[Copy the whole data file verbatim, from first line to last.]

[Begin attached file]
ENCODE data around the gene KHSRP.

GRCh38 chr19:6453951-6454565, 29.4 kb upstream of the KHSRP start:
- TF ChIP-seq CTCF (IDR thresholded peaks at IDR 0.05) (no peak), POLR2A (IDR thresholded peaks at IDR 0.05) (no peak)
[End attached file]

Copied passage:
ENCODE data around the gene KHSRP.

GRCh38 chr19:6453951-6454565, 29.4 kb upstream of the KHSRP start:
- TF ChIP-seq CTCF (IDR thresholded peaks at IDR 0.05) (no peak), POLR2A (IDR thresholded peaks at IDR 0.05) (no peak)